Scottsdale’s new city firefighters could be behind the wheel of at least two private ambulances when the new municipal Fire Department begins work July 1. This unusual arrangement — though temporary — could leave the city with liability problems unless a specific agreement indemnifying taxpayers is reached.
As longtime fire and emergency services provider Rural/Metro Corp. formally ceases serving Scottsdale June 30, Rural/Metro-owned Southwest Ambulance will be providing service to Scottsdale for up to a year — until the council selects a permanent ambulance provider.
The City Council is expected to consider Tuesday a proposal that would have city firefighters/paramedics staffing two transports owned by Southwest.
Southwest, which seeks the permanent contract, is more than willing to allow what is considered to be rare if not unique situation where city employees will be aboard its ambulances. It would reimburse the city for about $150,000 in annual labor costs for several firefighters to staff the ambulances.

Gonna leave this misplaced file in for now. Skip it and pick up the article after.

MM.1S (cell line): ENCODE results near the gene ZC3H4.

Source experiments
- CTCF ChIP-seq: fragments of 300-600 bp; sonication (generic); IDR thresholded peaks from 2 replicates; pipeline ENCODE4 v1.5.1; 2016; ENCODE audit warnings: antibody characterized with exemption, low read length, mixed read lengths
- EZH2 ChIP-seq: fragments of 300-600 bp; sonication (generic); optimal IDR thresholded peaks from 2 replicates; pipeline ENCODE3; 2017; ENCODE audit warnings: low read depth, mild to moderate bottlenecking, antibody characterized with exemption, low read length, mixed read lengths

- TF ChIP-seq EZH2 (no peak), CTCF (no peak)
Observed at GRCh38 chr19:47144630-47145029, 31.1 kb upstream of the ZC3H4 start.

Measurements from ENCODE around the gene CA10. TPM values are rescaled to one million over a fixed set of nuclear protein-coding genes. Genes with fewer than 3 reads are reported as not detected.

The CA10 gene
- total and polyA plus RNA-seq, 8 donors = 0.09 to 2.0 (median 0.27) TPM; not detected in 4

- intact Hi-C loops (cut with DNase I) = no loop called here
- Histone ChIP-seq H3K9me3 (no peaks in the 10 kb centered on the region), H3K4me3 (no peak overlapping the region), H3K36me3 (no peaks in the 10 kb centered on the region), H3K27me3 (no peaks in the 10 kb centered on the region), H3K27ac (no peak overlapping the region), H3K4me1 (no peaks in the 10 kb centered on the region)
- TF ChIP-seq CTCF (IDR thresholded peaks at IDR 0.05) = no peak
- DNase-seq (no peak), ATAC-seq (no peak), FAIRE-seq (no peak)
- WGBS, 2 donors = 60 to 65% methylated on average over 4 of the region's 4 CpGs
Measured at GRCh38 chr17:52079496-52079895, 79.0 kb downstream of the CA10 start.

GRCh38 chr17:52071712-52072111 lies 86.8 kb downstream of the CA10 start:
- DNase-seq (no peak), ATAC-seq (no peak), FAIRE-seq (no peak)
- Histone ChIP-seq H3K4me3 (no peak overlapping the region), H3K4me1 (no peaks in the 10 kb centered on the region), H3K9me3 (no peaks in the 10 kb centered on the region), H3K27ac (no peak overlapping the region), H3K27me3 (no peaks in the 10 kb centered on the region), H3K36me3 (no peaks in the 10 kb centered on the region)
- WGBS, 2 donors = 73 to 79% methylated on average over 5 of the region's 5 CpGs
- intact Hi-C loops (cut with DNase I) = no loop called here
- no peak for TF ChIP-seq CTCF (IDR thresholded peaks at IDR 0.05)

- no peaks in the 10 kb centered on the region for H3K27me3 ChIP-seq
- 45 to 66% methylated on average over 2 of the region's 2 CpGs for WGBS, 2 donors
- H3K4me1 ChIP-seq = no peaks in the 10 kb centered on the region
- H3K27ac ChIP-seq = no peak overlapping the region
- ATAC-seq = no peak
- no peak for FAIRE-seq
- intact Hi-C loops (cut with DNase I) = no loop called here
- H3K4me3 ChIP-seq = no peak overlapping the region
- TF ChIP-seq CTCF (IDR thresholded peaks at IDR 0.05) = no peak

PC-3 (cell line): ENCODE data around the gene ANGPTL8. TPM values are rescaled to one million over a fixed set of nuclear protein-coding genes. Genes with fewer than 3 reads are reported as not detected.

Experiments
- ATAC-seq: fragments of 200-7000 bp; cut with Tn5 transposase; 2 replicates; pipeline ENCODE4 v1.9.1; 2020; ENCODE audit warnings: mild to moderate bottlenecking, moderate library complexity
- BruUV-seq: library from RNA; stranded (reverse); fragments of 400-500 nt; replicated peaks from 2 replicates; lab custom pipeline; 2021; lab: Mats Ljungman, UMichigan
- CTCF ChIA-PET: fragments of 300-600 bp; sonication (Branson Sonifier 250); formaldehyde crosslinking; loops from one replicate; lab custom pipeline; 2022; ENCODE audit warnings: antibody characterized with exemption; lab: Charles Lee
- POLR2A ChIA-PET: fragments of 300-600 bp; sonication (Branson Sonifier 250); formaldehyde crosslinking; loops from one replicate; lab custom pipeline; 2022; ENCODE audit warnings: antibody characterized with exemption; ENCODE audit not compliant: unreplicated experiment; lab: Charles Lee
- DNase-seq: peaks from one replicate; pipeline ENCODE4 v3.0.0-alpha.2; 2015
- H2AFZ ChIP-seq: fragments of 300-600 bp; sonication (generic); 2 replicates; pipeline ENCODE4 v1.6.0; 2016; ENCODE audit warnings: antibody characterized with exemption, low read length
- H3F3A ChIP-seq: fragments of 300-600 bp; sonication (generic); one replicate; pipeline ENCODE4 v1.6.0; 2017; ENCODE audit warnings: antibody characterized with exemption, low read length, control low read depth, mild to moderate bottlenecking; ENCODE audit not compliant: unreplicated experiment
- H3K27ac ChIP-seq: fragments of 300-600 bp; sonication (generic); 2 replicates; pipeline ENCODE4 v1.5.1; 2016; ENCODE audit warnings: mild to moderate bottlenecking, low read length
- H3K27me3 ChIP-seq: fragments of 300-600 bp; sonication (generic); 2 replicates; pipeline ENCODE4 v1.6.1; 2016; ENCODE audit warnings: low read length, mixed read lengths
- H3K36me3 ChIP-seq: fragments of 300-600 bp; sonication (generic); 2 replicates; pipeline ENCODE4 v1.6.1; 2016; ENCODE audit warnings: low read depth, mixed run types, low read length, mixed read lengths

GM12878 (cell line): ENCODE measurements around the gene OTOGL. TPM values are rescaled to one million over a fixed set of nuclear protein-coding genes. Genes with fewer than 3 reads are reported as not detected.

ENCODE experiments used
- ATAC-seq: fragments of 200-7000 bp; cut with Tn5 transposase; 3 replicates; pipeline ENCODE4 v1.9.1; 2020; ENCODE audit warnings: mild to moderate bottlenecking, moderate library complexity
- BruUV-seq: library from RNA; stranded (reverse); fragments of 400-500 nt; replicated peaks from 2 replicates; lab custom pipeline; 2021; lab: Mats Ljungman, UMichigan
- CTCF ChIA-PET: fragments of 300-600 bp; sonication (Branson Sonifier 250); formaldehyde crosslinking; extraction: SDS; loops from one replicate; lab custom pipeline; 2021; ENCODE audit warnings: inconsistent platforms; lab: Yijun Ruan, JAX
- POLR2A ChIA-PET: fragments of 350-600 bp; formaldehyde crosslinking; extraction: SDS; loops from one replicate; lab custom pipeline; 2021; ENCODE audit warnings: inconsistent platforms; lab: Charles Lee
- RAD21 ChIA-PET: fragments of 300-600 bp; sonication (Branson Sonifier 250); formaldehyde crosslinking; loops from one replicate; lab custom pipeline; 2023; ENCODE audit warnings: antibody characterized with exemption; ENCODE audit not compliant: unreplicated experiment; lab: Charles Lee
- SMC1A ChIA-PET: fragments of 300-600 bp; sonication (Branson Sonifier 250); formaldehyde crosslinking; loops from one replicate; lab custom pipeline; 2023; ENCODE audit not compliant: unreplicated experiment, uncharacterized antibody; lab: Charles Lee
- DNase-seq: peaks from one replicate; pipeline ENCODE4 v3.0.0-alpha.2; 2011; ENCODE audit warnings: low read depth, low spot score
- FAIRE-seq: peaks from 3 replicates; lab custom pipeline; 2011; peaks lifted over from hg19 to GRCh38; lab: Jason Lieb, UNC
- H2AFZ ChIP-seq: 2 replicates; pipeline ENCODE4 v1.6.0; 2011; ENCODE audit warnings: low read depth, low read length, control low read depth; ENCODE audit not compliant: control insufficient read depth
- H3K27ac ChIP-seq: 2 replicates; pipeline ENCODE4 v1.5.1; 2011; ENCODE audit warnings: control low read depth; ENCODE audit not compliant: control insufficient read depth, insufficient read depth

But what if a Southwest ambulance driven by a Scottsdale firefighter somehow goes out of control while on a call and someone is injured? Whether Southwest, the city, or both, would be liable for those injuries is a question to which taxpayers have a right to an answer.
The temporary situation could become permanent when the city selects a permanent ambulance provider sometime in the next year, either Southwest or Professional Medical Transport, which is all the more reason for asking the new provier to indemnify the city from liability.
Fire Chief William McDonald told the Tribune that the city will likely ask each bidder to submit two proposals: one with firefighters driving the ambulances and one with ambulance-company employees driving them.
Ambulance-company employees at the wheel, which is the more usual situation, would mean examining proposed locations for housing ambulances. Currently Rural/Metro’s ambulances are based at Scottsdale fire stations, staffed by Rural/Metro firefighters.
Such locations for housing ambulances would have to be near enough to fire stations to best enable fire engines and ambulances to respond simultaneously to calls for service.